I am a re-emergent sewist (self-proclaimed). I learned as a young girl from a neighbor lady who had an old Singer treadle. I made a black and white bag and loved it. My mom sewed a lot, but I don’t remember sewing with her. She was, however, my inspiration. Like my dad, she seemed to be able to do anything she set her mind – and hands – to. And there was the t-shirt I made in my 8th grade home economics class. It was red and turned out fairly well, except for the fact that I couldn’t get it over my head. Thus began my fear of sewing with knits… Anyway ….
My mom gave both my sister and I a Singer sewing machine the year my daughter was about two. I cried. It meant so much to me. I sewed children’s clothes, curtains, dresses for myself, Halloween costumes – you name it. When we moved from California to Illinois, my kids were in fifth grade and kindergarten. I rarely used my Singer and when I did, the tension was a mess, leaving a mound of knotted thread under my sewing piece. My original love affair with my machine had turned to bitterness, resentment, and dread.
Now, in the third chapter of my sewing life, I’m a grandmother of two sweet little boys. My daughter and SIL bought and renovated a home and she, too, began to need curtains, and sweet things for her young. Pulling out my old Singer, I decided I’d take it in for a fresh cleaning and repair so the before-mentioned emotions would not return. “Well,” said Mr. Sewing Machine Repairman, “it’ll be more to clean it than what it’s worth.” If it had been a classic Singer, I would have perhaps not agreed, but I was tired and not willing to fight with the old gal.
They, conveniently, not only repaired sewing machines, but sold sewing machines (mostly Bernina, Baby Lock, Janome) and I discovered a lot has happened in the last 25+ years in the sewing machine industry! I decided on a Baby Lock Sophia 2, and everything was an improvement! It had an auto threader, needle up/down, a large selection of stitches, as well as an embroidery capability. I didn’t want to upgrade beyond what I thought I would use, and this model was on sale, so I committed. That was a year and a half ago.
Since then, I’ve made lots of crafts and home decor items (pillows, a quilt, pouches, purses, pillow cases, etc., etc.), but no garments. Having received a dress form for Christmas, I’m looking forward to making things for myself, as well as for family.
I really enjoyed making clothes for my daughter when she was young. I had sweet little tags I’d sew in them and loved to see her face when she’d put it on for the first time (without the pins!). So when a close friend of mine was having a birthday party for her sweet little one-year old daughter, I decided to make something for her, something she could wear while working alongside her Momma-the-very-good-cook, – an apron!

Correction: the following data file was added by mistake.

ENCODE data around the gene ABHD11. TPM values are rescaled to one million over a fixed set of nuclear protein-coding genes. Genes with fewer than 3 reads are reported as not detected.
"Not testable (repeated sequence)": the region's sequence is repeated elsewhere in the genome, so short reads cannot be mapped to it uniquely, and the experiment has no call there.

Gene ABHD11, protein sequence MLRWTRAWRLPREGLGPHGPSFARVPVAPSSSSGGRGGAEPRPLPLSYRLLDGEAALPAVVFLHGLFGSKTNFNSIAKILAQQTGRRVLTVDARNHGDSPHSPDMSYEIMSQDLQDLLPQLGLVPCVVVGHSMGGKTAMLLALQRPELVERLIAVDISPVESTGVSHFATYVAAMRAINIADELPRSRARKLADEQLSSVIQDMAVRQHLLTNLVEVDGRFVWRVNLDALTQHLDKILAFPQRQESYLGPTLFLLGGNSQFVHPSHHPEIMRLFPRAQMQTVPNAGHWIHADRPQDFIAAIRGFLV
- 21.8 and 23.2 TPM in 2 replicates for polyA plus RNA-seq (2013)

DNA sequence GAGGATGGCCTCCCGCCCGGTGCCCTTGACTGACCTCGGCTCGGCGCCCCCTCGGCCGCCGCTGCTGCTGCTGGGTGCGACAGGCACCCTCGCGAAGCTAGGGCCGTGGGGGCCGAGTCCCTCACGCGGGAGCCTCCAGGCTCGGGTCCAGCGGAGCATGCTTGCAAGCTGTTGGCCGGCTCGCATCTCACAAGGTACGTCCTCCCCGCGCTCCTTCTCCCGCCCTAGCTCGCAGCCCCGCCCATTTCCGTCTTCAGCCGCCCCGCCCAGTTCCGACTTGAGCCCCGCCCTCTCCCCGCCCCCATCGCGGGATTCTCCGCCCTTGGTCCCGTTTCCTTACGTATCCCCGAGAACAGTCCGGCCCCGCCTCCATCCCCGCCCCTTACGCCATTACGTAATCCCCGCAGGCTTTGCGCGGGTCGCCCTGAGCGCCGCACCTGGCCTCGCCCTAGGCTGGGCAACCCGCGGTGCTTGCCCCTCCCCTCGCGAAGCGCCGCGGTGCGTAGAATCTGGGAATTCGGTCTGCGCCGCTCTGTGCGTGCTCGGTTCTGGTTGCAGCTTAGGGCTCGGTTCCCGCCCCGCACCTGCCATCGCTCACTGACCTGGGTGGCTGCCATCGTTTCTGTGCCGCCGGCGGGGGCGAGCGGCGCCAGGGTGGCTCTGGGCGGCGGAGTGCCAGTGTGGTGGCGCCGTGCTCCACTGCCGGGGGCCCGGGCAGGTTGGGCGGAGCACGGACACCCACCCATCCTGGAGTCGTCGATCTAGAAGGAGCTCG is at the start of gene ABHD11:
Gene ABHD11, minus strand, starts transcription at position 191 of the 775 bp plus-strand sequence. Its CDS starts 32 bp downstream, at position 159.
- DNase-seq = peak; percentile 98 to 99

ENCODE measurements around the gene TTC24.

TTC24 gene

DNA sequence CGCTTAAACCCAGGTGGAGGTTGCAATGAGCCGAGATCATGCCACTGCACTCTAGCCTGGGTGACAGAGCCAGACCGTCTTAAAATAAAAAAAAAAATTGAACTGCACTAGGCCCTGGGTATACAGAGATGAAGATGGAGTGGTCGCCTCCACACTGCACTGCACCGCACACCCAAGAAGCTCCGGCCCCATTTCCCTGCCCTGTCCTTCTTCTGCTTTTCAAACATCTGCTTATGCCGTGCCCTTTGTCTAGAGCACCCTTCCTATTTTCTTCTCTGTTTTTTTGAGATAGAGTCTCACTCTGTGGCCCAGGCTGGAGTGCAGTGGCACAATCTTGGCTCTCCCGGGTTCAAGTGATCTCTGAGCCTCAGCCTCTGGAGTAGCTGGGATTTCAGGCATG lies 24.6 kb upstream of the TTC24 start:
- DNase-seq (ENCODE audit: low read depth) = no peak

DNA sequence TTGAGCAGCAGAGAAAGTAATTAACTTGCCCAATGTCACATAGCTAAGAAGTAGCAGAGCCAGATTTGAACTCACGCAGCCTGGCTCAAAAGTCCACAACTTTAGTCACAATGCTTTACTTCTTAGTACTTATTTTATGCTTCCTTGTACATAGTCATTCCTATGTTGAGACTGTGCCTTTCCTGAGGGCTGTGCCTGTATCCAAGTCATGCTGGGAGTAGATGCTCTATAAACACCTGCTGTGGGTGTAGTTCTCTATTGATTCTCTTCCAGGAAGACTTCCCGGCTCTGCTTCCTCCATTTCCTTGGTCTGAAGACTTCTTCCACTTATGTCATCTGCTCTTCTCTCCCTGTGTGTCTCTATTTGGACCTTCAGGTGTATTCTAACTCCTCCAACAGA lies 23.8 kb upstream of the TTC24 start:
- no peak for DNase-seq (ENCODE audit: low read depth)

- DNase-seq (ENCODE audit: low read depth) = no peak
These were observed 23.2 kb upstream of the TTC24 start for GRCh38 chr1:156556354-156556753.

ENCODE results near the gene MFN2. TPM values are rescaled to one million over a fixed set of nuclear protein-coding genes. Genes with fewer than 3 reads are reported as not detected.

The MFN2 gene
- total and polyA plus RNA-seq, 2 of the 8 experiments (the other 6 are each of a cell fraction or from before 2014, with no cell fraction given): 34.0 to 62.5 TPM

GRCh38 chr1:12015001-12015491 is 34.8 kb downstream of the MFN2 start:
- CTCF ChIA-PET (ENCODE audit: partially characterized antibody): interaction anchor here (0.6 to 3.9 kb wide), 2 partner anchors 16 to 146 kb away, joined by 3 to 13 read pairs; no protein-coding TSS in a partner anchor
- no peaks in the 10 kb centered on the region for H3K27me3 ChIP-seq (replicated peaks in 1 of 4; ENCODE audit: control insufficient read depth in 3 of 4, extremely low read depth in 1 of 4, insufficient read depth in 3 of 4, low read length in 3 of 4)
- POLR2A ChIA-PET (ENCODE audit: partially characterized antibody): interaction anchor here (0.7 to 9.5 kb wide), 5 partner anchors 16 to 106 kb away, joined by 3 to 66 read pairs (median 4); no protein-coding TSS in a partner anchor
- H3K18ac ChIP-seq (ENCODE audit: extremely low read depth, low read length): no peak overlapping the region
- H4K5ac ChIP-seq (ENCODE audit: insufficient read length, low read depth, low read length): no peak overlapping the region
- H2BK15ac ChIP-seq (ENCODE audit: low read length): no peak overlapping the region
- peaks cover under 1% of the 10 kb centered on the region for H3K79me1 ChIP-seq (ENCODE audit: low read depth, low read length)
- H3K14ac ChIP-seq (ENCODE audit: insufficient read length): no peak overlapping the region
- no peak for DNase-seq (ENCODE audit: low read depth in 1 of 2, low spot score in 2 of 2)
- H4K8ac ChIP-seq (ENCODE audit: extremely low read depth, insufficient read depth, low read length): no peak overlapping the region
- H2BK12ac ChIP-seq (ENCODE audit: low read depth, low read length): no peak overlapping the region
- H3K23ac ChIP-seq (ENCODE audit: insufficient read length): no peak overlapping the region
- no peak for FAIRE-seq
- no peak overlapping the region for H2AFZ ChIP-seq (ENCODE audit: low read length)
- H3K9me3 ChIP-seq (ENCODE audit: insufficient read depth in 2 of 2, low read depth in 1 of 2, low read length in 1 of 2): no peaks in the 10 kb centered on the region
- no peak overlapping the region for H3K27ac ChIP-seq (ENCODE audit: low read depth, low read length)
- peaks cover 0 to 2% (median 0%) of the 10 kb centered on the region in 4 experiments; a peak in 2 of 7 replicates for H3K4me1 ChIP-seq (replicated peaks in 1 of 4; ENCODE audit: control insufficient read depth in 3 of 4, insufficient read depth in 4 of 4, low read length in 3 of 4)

By nature I have a more subdued aesthetic, but sewing for little girls you need lots of color, especially pink! The fabrics I chose for the apron are bright, playful and fun. I picked up the main fabric from Joann’s, the coordinating green from Hobby Lobby. I made the apron from McCall’s 5720 and it was an easy, straightforward pattern. There’s a matching apron for Momma, if you wanted to make one.
I wanted to personalize it by adding embroidery using a pattern I purchased from Sarah Jane Studios, She has a set of little girls in each month of the year, and I chose the birthday girl’s month, which is March, and she is flying a kite. Sarah Jane is a wonderful artist and I love her work and you should check her out! Anyway, I drew it out and embroidered it – before purchasing the fabric. Don’t do this! You’ll fall in love with colors that don’t work!!
You may think it matches enough, but she really disappears. So, I have this sweet child waiting for something else.
Didn’t the apron turn out pretty? That pink ruffle at the bottom really makes it pop! I didn’t make the ruffle, it’s a by-the-yard pre-ruffled trim from Joann’s. The giant ric rac is playful, tying in the green pockets and straps. The flower buttons on the front are decorative only, as they were sewn over the ric rac.
Here’s the back. The morning of the party, I was concerned about the adjustment of the neck strap, so I cut the neck strap (2 hours before the party – am I crazy or what!?) and added two button holes and one smaller, matching button to make it adjustable for a growing girl. Only one button because I’m afraid her hair would get tangled in it, and if that happens, she may never want to wear it again! I made the size 3-4, which was the smallest available. It turned out pretty well, but I would would do that step before sewing the neck strap into the apron next time, just to make the edges neater. Off it went to the party and my friend loved it. Success!
Last week, during Joann’s 5 patterns for $5 (saving $73!) I bought 3 patterns for myself and 2 little boy patterns. My next project is a dress for myself and I’ll let you know how it’s going. Until then, if you make this apron, I’d love to see how yours turned out!
I’m loving this sewing season!
See you soon, Terry